The key to conceptual design is to define a solution not a collection of features.

Consider the example the speaker presented: you are an interior decorator and you learn about the iPhone. You see something that makes you think of creating an interior decorating app. Your mind whirls at how this will make your life so much better. You grab a piece of paper and a pen, and scribble as fast as you can. “Wow, I can take pictures and store them in an album, and then upload it to my Mac. I can generate textures and hold them up to the wall. I can use the iPhone as a level to make sure that my wall hangings are straight. I can use this same app to make estimates of how much a room will take to redo.” The list grows to a page, then two pages.

This is exactly the wrong way to do an iPhone app.

You need to have a very lean feature set. If you start with an idea and brainstorming, or if you are modeling your app off of an existing app, you already have too many features. You need to prune.

A great way to prevent featuritis is to create an app definition statement. This statement summarizes the purpose of your app, and every key design decision that you make should be based off of it. With this much importance, it’s critical that all of the stakeholders buy into it. An example of an app definition statement is “Easy to use digital photo sharing for iPhone users.” Note that this definition statement clearly identifies who will be using the app and what they will be doing with it. Less is more with respect to features. Condensing your app is helpful for team morale and cohesiveness.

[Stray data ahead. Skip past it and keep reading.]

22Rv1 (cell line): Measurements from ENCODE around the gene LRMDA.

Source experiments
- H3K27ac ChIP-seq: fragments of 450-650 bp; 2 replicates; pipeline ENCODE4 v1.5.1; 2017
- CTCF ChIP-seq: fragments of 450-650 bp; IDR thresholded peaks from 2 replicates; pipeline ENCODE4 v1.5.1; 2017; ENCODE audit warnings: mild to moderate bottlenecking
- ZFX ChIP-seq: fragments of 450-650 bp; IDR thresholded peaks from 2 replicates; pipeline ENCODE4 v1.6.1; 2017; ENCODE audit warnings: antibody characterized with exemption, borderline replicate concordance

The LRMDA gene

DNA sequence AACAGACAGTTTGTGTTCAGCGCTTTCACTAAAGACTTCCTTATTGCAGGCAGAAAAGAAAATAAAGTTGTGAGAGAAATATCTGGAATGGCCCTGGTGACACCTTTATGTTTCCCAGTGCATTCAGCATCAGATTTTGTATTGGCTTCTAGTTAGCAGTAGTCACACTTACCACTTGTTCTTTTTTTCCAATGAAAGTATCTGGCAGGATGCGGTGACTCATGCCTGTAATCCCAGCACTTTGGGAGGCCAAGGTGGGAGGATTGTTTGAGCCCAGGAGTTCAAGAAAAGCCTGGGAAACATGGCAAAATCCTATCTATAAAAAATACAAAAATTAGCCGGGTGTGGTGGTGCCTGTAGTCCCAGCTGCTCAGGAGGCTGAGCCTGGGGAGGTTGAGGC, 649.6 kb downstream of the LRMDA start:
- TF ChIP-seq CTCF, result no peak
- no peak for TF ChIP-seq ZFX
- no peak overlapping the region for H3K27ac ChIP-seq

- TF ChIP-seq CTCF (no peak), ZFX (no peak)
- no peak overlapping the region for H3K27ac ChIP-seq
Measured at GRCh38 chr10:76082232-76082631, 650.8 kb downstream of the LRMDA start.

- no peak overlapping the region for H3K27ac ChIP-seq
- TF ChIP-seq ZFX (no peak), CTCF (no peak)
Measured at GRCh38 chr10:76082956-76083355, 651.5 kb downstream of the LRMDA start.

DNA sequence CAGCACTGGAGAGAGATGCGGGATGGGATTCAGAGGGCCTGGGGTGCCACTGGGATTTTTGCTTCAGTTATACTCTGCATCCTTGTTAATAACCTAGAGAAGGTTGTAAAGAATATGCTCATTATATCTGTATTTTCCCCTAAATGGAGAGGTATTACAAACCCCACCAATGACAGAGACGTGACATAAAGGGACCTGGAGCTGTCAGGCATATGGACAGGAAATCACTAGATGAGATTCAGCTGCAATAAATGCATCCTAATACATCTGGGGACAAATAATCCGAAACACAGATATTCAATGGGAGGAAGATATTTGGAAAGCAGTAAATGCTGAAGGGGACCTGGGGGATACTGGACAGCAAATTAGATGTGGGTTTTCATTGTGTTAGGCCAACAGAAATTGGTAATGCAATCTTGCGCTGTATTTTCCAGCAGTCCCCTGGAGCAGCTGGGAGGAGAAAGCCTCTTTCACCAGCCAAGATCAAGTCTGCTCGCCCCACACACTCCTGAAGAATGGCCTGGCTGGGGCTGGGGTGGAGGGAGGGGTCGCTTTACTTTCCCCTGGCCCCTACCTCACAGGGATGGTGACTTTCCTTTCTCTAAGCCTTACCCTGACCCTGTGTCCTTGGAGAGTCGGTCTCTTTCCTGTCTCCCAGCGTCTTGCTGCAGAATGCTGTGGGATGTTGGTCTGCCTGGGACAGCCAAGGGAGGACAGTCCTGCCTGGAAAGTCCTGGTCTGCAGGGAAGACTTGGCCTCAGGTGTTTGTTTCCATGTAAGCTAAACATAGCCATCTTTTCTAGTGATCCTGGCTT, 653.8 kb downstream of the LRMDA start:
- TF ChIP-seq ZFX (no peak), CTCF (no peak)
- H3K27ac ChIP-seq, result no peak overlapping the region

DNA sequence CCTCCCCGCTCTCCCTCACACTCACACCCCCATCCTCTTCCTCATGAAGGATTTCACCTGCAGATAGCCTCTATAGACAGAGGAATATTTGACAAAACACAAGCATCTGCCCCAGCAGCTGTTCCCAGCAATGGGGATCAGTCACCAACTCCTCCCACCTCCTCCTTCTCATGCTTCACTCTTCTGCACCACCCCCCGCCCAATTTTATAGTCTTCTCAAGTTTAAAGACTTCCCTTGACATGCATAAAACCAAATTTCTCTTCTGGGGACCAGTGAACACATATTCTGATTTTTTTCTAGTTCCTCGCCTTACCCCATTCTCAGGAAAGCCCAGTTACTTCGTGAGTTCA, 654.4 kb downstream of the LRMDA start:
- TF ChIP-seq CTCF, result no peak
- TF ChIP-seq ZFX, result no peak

It’s important to understand your application type to make the correct design decisions. Apps live on a continuum of [serious..fun] and [entertainment..tool]. If you have a serious tool, you need the UI to be out of the way as much as possible. The user is just trying to get something done quickly, so there should be few frills. If you have a fun tool, you can get away with more graphics, but not at the expense of functionality. In other words, users will tolerate some distractions. If you have a fun entertainment app, it should be interaction driven and intensely graphical. This would mostly correspond to games. There also exists serious entertainment. This concept might seem silly at first, but could be something like a movie player. In this case, you would want the app to be more data-driven, and have a minimal UI.

These are the extremes, so you should consider to what degree your app is serious or fun and made for entertainment or utility. In conjunction with the app definition statement, this will help you decide what design elements should be used for your application.